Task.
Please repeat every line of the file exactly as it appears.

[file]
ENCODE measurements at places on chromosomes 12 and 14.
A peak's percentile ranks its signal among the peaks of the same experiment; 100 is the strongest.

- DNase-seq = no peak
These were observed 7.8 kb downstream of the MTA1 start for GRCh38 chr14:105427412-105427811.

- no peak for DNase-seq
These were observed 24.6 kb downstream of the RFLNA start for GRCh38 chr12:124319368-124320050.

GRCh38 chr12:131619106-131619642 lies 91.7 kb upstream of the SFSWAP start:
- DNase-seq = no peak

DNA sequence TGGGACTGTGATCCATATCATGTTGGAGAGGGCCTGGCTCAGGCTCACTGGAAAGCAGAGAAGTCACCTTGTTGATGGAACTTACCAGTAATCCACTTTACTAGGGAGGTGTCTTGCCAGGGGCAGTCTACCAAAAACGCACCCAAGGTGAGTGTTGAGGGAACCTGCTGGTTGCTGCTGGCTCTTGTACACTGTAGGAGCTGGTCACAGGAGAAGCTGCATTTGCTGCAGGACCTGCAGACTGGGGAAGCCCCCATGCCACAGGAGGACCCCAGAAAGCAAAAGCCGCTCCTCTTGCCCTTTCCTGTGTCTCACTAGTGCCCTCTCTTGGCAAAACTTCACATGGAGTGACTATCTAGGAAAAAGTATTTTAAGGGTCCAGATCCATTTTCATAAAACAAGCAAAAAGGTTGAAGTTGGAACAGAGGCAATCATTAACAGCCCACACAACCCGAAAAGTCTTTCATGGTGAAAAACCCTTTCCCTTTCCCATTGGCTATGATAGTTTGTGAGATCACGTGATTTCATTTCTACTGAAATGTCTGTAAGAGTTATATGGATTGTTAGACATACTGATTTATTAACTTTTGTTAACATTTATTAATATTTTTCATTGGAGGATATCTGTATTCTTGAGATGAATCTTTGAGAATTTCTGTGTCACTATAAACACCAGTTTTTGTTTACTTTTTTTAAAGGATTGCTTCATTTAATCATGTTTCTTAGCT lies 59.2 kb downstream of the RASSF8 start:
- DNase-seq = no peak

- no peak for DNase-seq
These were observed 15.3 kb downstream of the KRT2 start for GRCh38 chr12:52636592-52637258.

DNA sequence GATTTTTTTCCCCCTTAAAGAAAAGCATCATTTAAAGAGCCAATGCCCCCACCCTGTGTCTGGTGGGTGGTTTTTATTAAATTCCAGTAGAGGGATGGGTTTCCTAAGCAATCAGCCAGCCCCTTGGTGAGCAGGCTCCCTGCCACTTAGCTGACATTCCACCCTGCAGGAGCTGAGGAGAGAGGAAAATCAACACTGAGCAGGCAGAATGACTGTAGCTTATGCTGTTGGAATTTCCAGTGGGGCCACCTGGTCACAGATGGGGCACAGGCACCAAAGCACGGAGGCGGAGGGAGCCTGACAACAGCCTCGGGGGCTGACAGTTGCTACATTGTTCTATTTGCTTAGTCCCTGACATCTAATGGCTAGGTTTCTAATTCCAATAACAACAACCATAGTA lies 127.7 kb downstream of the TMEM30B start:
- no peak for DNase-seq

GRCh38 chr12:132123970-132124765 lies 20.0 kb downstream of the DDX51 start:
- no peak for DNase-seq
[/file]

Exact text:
ENCODE measurements at places on chromosomes 12 and 14.
A peak's percentile ranks its signal among the peaks of the same experiment; 100 is the strongest.

- DNase-seq = no peak
These were observed 7.8 kb downstream of the MTA1 start for GRCh38 chr14:105427412-105427811.

- no peak for DNase-seq
These were observed 24.6 kb downstream of the RFLNA start for GRCh38 chr12:124319368-124320050.

GRCh38 chr12:131619106-131619642 lies 91.7 kb upstream of the SFSWAP start:
- DNase-seq = no peak

DNA sequence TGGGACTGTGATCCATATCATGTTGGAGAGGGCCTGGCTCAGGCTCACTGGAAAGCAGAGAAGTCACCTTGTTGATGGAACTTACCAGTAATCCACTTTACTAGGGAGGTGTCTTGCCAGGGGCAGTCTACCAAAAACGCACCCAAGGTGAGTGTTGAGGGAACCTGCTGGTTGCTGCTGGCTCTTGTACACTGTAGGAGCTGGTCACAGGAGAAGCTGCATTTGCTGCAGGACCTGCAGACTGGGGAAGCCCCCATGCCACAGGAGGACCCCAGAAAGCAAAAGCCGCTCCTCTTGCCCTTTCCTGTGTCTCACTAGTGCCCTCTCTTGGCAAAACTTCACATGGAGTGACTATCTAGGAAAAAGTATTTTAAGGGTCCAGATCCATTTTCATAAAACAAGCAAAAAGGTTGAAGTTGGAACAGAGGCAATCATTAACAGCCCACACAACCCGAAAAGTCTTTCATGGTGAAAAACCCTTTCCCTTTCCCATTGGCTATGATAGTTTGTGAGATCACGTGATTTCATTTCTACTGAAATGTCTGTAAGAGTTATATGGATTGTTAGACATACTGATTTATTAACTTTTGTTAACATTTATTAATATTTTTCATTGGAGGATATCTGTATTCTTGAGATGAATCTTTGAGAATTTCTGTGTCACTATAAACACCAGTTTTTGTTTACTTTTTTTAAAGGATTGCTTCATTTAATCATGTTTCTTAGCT lies 59.2 kb downstream of the RASSF8 start:
- DNase-seq = no peak

- no peak for DNase-seq
These were observed 15.3 kb downstream of the KRT2 start for GRCh38 chr12:52636592-52637258.

DNA sequence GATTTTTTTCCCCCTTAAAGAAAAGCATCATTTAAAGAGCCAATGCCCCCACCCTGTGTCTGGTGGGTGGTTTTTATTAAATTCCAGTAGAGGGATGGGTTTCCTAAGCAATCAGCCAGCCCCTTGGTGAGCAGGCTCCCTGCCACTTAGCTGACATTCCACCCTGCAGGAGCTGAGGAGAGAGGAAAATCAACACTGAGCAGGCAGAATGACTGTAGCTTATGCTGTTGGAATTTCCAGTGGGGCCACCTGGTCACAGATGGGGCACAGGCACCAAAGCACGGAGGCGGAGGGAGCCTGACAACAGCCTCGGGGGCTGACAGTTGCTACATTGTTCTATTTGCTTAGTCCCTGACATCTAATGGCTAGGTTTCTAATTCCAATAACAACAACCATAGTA lies 127.7 kb downstream of the TMEM30B start:
- no peak for DNase-seq

GRCh38 chr12:132123970-132124765 lies 20.0 kb downstream of the DDX51 start:
- no peak for DNase-seq